Staffing cut on 60 FDNY engine companies

As of midnight, February 1, with the expiration of a 15-year agreement, the Fire Department will reduce staffing on 60 of its engine companies.

There will be one less firefighter on these companies, so that all 194 engines in the city will be staffed with four firefighters and one officer.

The FDNY assures that no firefighters will be laid off as a result of this change, which will provide savings of approximately $30 million in overtime that is currently needed to staff the fifth firefighter position.

The change comes as the FDNY’s 15-year agreement with the Uniformed Firefighters Association (UFA) expired.

“We just recorded the fewest fire deaths on record and our response time to fires is the fastest ever,” Fire Commissioner Salvatore J. Cassano said. “Our number one commitment to this city has always been and continues to be the safety of New Yorkers.”

The Department proposed the staffing reduction in last year’s budget and the city gave notice to the UFA months ago that it would not be continuing the agreement, known as “Roster Staffing,” that provided for the “fifth” firefighter on 60 engines.

But just hours after the contract expired, the UFA, together with the Uniformed Fire Officers Association (UFOA) filed legal action to stop Mayor Bloomberg from reducing firefighter staffing levels at the busiest firehouses across New York City.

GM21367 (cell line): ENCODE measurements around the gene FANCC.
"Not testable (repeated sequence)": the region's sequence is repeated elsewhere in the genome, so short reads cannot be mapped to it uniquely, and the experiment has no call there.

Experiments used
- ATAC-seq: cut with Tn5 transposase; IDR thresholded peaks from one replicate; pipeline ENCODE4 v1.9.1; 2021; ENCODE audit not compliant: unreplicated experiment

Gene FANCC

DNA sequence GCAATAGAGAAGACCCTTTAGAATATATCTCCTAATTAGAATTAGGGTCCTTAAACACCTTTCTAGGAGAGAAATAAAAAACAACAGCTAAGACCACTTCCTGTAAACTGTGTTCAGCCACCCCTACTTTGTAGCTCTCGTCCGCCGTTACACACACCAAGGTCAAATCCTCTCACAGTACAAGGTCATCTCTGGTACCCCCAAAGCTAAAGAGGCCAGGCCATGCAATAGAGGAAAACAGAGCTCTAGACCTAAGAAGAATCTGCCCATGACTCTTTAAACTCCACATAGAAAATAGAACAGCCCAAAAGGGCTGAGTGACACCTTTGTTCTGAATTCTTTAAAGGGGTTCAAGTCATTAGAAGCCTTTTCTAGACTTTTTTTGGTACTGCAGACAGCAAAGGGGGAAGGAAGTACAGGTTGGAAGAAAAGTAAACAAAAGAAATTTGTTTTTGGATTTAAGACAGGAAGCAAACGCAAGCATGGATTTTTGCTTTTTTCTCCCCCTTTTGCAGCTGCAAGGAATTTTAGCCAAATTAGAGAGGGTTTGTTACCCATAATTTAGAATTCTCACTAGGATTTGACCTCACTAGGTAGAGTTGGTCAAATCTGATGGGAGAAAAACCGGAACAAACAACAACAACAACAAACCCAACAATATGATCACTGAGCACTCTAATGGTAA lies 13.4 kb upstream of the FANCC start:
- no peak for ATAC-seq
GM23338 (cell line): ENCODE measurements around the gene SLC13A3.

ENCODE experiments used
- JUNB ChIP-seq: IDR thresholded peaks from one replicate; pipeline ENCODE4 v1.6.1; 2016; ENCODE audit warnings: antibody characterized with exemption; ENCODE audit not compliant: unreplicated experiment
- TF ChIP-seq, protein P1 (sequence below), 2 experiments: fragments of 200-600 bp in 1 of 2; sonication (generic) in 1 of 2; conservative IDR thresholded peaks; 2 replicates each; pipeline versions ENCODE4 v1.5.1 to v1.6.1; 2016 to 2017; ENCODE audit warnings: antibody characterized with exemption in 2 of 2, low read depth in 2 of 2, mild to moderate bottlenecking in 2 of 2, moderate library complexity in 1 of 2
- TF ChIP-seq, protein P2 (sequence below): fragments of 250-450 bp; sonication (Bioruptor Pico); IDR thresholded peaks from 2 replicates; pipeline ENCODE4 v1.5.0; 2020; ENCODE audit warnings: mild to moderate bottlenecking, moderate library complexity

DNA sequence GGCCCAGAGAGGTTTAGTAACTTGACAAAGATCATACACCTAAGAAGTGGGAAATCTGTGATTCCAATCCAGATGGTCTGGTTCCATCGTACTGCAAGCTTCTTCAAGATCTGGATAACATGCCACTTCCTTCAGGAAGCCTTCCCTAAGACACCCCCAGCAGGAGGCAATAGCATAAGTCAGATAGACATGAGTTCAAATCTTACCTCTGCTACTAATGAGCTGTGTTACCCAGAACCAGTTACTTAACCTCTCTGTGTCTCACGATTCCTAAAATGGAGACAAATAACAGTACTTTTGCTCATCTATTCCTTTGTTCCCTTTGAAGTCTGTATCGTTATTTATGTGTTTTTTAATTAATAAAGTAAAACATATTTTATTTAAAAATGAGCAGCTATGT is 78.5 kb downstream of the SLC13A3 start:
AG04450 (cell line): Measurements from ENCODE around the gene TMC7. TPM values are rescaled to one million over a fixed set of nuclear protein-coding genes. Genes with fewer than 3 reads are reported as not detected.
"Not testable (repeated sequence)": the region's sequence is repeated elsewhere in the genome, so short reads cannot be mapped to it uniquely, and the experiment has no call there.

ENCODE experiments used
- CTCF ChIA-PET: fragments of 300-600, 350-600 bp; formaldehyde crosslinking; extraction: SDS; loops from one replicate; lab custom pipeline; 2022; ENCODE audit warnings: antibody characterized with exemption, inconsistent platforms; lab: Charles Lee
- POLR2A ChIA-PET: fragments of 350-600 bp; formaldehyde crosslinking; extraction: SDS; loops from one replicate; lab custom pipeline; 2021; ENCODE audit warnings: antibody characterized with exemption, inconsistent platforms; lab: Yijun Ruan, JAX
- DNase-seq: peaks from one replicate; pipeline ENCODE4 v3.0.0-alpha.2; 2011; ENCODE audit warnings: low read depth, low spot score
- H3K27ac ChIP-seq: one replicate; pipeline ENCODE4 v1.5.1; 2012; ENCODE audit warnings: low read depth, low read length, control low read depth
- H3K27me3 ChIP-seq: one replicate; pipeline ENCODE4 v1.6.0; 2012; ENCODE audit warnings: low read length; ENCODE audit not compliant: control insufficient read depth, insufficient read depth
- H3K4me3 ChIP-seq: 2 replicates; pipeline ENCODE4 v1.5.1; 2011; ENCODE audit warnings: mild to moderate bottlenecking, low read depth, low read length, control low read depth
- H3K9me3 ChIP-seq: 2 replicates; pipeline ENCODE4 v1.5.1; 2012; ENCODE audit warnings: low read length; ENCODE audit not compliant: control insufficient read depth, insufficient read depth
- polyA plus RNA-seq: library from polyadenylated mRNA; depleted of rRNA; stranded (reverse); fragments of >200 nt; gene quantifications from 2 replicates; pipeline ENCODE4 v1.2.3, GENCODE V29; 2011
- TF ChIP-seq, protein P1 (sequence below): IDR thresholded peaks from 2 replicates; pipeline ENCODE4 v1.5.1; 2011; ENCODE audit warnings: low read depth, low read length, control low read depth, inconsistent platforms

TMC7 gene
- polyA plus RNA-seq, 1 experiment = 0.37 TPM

“Reducing staffing levels in firehouses costs the city more than it saves,” said Steve Cassidy, UFA president. “It’s pretty simple math: when you reduce firefighter staffing by one firefighter it doubles the time it takes to begin getting water on a fire and allows fires to double in size every minute. As fires grow, so will smoke, fire and water damage to properties and businesses that the mayor needs to pay taxes.

“Second these cuts will diminish FDNY ladder companies’ ability to conduct search, rescue and recovery and will eliminate the firefighting position that effectuates 70 percent of all civilian rescues. The triple edge of this cut will harm not only firefighters, but communities across the city, crippling store owners, employers and landlords who are likely to see greater damage to their property and businesses.”

The FDNY has existing operational protocols to address reduced staffing on engine and ladder companies, including when firefighters go on medical leave during a tour. The city’s 143 ladder companies will continue to be staffed with five firefighters and an officer at the start of the tour. Also, Department protocol calls for two engine companies – not one – to stretch and operate a hose line at a fire.

The city has in the last seven years reduced the 60 engine staffing level four times due to high rates of firefighter medical leave, a change provided for in the original 1996 Roster Staffing agreement.

The FDNY points out that no other fire department in the country operates with five firefighters on an engine.

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